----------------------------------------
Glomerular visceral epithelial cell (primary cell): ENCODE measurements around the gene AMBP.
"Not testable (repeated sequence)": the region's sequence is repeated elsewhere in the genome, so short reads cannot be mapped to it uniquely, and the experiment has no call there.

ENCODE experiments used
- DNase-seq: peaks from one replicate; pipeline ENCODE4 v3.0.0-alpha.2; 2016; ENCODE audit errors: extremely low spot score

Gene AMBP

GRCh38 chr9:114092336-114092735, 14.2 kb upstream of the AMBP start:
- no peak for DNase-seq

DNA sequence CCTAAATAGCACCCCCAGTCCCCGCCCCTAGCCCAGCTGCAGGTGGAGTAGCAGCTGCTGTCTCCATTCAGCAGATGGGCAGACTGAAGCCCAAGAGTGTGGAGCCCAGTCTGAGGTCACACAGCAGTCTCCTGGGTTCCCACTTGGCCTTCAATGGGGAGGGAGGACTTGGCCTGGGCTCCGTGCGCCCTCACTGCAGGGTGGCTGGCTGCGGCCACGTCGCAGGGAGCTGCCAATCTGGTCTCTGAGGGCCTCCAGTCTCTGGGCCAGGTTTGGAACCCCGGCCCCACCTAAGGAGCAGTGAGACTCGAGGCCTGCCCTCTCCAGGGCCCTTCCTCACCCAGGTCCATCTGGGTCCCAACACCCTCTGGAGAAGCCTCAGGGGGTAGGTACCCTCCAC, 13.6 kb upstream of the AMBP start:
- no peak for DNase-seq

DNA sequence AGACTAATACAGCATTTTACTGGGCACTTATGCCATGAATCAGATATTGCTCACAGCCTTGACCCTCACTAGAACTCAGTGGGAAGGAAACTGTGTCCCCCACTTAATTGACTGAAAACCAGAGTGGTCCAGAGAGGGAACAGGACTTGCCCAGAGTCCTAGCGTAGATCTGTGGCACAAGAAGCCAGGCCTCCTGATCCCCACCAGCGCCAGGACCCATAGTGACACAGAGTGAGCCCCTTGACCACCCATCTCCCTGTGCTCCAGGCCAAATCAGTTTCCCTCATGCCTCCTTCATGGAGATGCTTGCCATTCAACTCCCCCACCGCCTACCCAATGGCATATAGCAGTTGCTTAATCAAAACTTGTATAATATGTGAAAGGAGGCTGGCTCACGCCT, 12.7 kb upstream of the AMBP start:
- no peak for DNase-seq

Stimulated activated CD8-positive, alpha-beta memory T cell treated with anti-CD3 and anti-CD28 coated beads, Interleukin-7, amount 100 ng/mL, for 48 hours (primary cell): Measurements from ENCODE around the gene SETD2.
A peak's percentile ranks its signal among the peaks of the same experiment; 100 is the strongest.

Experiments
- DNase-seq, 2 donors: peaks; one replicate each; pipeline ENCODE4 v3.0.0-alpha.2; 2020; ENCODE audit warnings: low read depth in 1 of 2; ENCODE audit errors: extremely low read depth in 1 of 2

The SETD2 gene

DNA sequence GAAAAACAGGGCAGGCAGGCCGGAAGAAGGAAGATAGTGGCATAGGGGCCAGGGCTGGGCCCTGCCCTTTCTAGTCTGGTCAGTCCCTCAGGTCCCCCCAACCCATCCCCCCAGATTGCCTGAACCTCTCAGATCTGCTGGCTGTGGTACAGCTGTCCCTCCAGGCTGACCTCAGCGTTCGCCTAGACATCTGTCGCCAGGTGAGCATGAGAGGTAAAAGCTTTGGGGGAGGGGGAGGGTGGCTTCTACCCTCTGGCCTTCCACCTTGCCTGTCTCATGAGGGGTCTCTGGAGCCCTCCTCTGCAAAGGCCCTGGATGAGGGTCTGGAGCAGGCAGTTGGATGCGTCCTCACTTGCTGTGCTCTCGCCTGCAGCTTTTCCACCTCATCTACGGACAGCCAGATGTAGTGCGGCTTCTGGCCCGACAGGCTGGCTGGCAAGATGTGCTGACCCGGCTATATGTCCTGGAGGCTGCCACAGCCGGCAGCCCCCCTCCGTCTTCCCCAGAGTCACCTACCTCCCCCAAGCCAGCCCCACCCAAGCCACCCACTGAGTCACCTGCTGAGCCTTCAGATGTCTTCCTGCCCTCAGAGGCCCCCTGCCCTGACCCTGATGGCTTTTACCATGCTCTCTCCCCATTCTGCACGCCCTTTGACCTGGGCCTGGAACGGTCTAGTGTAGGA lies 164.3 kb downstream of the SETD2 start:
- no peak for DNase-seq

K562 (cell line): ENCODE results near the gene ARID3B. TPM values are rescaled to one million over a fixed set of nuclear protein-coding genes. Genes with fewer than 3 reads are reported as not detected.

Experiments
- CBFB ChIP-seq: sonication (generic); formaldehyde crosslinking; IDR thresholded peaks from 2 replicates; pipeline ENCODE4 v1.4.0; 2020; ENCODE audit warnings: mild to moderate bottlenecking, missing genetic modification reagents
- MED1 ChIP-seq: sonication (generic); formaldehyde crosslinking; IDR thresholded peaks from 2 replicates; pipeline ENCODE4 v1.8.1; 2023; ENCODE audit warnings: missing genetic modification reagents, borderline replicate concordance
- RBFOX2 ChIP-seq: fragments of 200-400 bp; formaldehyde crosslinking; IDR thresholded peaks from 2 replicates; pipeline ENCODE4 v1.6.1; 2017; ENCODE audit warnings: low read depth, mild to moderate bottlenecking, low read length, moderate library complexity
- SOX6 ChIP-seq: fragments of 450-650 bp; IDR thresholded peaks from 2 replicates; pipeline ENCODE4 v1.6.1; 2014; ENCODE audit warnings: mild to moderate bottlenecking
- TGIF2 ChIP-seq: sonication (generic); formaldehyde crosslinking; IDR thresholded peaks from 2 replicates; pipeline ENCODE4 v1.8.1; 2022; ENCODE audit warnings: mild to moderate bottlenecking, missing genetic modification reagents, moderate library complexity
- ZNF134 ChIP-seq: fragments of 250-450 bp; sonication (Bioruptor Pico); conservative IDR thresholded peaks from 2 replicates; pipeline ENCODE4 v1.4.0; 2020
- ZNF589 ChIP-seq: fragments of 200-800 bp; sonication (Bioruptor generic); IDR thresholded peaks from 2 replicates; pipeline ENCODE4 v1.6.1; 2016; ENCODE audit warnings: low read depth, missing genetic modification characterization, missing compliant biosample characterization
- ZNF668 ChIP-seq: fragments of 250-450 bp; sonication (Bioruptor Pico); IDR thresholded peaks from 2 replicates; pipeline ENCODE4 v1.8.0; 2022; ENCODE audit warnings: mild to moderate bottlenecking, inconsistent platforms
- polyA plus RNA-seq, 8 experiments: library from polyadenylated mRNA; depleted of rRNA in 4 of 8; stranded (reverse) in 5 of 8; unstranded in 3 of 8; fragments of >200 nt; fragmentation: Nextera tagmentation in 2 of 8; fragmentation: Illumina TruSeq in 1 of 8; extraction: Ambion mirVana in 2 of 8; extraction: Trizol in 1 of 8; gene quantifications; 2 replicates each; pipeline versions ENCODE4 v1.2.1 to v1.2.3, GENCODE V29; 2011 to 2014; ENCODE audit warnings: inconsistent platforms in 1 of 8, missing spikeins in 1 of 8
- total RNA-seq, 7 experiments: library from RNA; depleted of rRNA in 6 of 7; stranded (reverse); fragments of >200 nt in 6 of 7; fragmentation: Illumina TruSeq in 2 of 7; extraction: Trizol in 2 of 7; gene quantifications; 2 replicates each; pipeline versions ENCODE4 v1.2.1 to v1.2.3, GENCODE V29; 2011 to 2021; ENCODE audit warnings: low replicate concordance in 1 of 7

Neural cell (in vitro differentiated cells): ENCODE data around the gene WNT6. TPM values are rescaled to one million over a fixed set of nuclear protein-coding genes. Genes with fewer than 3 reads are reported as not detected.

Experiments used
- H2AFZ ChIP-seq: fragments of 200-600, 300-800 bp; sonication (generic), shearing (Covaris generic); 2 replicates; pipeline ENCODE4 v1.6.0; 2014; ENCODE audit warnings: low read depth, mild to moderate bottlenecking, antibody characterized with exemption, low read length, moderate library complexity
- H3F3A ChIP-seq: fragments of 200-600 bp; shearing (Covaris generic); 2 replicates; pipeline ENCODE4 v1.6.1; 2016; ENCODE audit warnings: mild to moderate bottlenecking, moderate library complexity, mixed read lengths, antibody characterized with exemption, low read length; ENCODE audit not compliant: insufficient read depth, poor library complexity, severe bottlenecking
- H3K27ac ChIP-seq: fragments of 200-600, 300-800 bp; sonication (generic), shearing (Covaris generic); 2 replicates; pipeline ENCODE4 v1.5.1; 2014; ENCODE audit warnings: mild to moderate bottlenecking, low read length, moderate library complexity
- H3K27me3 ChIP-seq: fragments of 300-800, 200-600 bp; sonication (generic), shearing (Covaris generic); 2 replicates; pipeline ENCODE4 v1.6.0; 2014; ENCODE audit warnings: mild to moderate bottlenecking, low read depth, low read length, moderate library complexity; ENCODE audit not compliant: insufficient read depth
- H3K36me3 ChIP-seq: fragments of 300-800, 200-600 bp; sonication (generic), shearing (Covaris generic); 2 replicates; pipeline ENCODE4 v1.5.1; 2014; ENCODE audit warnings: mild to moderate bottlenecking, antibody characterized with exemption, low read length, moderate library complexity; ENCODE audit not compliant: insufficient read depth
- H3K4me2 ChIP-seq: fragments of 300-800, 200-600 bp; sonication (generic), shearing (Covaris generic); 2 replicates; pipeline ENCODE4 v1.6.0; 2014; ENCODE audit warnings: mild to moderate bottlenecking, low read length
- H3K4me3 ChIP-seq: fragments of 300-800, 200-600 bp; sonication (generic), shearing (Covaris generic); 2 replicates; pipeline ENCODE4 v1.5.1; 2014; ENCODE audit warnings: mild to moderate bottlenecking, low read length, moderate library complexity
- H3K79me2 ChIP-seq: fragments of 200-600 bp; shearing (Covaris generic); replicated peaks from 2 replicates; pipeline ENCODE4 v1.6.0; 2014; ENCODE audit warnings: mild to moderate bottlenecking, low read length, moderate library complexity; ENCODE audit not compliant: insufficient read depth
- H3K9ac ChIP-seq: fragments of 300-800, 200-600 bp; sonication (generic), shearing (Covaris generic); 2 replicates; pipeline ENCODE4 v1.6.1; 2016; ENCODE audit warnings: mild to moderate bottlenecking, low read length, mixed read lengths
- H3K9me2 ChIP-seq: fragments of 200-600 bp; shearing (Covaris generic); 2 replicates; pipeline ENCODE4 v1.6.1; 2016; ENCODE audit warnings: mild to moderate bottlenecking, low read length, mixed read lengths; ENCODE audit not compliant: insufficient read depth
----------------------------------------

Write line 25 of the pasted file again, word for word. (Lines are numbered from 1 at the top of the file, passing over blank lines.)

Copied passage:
- TGIF2 ChIP-seq: sonication (generic); formaldehyde crosslinking; IDR thresholded peaks from 2 replicates; pipeline ENCODE4 v1.8.1; 2022; ENCODE audit warnings: mild to moderate bottlenecking, missing genetic modification reagents, moderate library complexity